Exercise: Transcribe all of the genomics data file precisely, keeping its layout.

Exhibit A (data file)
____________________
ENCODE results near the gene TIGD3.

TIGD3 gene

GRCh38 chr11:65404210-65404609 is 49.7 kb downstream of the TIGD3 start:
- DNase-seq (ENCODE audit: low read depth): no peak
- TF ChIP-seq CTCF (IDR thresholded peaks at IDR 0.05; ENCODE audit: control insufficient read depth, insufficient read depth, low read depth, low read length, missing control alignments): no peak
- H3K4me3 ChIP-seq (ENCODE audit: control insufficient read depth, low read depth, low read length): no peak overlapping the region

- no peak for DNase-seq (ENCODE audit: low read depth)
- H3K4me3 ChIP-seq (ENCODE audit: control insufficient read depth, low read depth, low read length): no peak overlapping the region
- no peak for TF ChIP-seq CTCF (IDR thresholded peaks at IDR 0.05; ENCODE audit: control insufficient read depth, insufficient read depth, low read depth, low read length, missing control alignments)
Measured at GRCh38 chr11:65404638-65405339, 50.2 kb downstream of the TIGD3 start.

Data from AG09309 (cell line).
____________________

ENCODE results near the gene TIGD3.

TIGD3 gene

GRCh38 chr11:65404210-65404609 is 49.7 kb downstream of the TIGD3 start:
- DNase-seq (ENCODE audit: low read depth): no peak
- TF ChIP-seq CTCF (IDR thresholded peaks at IDR 0.05; ENCODE audit: control insufficient read depth, insufficient read depth, low read depth, low read length, missing control alignments): no peak
- H3K4me3 ChIP-seq (ENCODE audit: control insufficient read depth, low read depth, low read length): no peak overlapping the region

- no peak for DNase-seq (ENCODE audit: low read depth)
- H3K4me3 ChIP-seq (ENCODE audit: control insufficient read depth, low read depth, low read length): no peak overlapping the region
- no peak for TF ChIP-seq CTCF (IDR thresholded peaks at IDR 0.05; ENCODE audit: control insufficient read depth, insufficient read depth, low read depth, low read length, missing control alignments)
Measured at GRCh38 chr11:65404638-65405339, 50.2 kb downstream of the TIGD3 start.

Data from AG09309 (cell line).